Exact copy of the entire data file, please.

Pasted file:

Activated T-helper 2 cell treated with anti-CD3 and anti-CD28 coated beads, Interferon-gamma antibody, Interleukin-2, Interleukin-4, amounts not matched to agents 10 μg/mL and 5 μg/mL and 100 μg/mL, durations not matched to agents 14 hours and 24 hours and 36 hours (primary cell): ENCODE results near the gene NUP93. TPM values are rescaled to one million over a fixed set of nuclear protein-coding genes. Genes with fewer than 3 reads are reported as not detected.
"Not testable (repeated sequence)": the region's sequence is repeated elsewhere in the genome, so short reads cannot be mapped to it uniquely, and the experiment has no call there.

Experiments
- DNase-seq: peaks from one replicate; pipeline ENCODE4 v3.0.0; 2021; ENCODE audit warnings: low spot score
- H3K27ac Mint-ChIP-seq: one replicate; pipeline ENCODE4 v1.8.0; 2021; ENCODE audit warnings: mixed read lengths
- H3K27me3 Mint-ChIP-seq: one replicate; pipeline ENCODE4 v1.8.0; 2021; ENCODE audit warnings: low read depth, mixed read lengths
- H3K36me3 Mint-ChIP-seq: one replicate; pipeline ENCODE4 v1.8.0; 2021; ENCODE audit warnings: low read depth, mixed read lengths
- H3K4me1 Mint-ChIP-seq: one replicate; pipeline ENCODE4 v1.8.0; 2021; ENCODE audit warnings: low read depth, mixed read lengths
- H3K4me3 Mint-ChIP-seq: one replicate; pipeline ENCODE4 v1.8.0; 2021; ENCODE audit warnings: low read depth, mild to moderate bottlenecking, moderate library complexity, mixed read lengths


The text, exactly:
Activated T-helper 2 cell treated with anti-CD3 and anti-CD28 coated beads, Interferon-gamma antibody, Interleukin-2, Interleukin-4, amounts not matched to agents 10 μg/mL and 5 μg/mL and 100 μg/mL, durations not matched to agents 14 hours and 24 hours and 36 hours (primary cell): ENCODE results near the gene NUP93. TPM values are rescaled to one million over a fixed set of nuclear protein-coding genes. Genes with fewer than 3 reads are reported as not detected.
"Not testable (repeated sequence)": the region's sequence is repeated elsewhere in the genome, so short reads cannot be mapped to it uniquely, and the experiment has no call there.

Experiments
- DNase-seq: peaks from one replicate; pipeline ENCODE4 v3.0.0; 2021; ENCODE audit warnings: low spot score
- H3K27ac Mint-ChIP-seq: one replicate; pipeline ENCODE4 v1.8.0; 2021; ENCODE audit warnings: mixed read lengths
- H3K27me3 Mint-ChIP-seq: one replicate; pipeline ENCODE4 v1.8.0; 2021; ENCODE audit warnings: low read depth, mixed read lengths
- H3K36me3 Mint-ChIP-seq: one replicate; pipeline ENCODE4 v1.8.0; 2021; ENCODE audit warnings: low read depth, mixed read lengths
- H3K4me1 Mint-ChIP-seq: one replicate; pipeline ENCODE4 v1.8.0; 2021; ENCODE audit warnings: low read depth, mixed read lengths
- H3K4me3 Mint-ChIP-seq: one replicate; pipeline ENCODE4 v1.8.0; 2021; ENCODE audit warnings: low read depth, mild to moderate bottlenecking, moderate library complexity, mixed read lengths